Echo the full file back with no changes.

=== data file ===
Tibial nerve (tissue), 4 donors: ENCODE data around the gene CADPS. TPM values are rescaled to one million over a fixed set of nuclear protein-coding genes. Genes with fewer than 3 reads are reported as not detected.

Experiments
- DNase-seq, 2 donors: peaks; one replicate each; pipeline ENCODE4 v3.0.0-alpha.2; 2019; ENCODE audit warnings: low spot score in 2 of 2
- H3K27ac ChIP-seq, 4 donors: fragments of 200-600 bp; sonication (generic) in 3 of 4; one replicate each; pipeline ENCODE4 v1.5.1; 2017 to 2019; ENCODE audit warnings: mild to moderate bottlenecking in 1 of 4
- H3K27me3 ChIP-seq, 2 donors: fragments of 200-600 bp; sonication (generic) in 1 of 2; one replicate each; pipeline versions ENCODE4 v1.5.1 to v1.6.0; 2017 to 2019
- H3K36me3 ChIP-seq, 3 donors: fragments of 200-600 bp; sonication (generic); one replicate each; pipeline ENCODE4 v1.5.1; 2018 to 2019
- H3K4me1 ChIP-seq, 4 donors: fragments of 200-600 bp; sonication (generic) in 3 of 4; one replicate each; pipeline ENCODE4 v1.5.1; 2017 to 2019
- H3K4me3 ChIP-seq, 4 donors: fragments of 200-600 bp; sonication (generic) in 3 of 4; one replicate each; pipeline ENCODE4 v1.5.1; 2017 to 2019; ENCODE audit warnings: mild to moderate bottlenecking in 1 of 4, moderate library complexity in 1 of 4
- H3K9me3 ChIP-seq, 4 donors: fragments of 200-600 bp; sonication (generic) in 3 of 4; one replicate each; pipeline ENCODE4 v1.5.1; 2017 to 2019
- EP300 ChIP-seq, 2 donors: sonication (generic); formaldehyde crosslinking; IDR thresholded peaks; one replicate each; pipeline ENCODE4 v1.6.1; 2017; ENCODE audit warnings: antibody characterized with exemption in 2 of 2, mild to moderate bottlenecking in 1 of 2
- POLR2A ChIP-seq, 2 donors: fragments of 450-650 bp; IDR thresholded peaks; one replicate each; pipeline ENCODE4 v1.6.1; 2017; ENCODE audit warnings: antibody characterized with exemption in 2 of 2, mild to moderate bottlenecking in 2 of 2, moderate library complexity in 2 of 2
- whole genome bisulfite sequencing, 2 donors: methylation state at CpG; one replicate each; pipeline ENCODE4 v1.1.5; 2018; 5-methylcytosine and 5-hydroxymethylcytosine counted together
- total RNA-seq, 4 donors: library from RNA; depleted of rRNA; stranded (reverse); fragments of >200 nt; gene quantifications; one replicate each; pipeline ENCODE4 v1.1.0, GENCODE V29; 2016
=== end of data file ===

Tibial nerve (tissue), 4 donors: ENCODE data around the gene CADPS. TPM values are rescaled to one million over a fixed set of nuclear protein-coding genes. Genes with fewer than 3 reads are reported as not detected.

Experiments
- DNase-seq, 2 donors: peaks; one replicate each; pipeline ENCODE4 v3.0.0-alpha.2; 2019; ENCODE audit warnings: low spot score in 2 of 2
- H3K27ac ChIP-seq, 4 donors: fragments of 200-600 bp; sonication (generic) in 3 of 4; one replicate each; pipeline ENCODE4 v1.5.1; 2017 to 2019; ENCODE audit warnings: mild to moderate bottlenecking in 1 of 4
- H3K27me3 ChIP-seq, 2 donors: fragments of 200-600 bp; sonication (generic) in 1 of 2; one replicate each; pipeline versions ENCODE4 v1.5.1 to v1.6.0; 2017 to 2019
- H3K36me3 ChIP-seq, 3 donors: fragments of 200-600 bp; sonication (generic); one replicate each; pipeline ENCODE4 v1.5.1; 2018 to 2019
- H3K4me1 ChIP-seq, 4 donors: fragments of 200-600 bp; sonication (generic) in 3 of 4; one replicate each; pipeline ENCODE4 v1.5.1; 2017 to 2019
- H3K4me3 ChIP-seq, 4 donors: fragments of 200-600 bp; sonication (generic) in 3 of 4; one replicate each; pipeline ENCODE4 v1.5.1; 2017 to 2019; ENCODE audit warnings: mild to moderate bottlenecking in 1 of 4, moderate library complexity in 1 of 4
- H3K9me3 ChIP-seq, 4 donors: fragments of 200-600 bp; sonication (generic) in 3 of 4; one replicate each; pipeline ENCODE4 v1.5.1; 2017 to 2019
- EP300 ChIP-seq, 2 donors: sonication (generic); formaldehyde crosslinking; IDR thresholded peaks; one replicate each; pipeline ENCODE4 v1.6.1; 2017; ENCODE audit warnings: antibody characterized with exemption in 2 of 2, mild to moderate bottlenecking in 1 of 2
- POLR2A ChIP-seq, 2 donors: fragments of 450-650 bp; IDR thresholded peaks; one replicate each; pipeline ENCODE4 v1.6.1; 2017; ENCODE audit warnings: antibody characterized with exemption in 2 of 2, mild to moderate bottlenecking in 2 of 2, moderate library complexity in 2 of 2
- whole genome bisulfite sequencing, 2 donors: methylation state at CpG; one replicate each; pipeline ENCODE4 v1.1.5; 2018; 5-methylcytosine and 5-hydroxymethylcytosine counted together
- total RNA-seq, 4 donors: library from RNA; depleted of rRNA; stranded (reverse); fragments of >200 nt; gene quantifications; one replicate each; pipeline ENCODE4 v1.1.0, GENCODE V29; 2016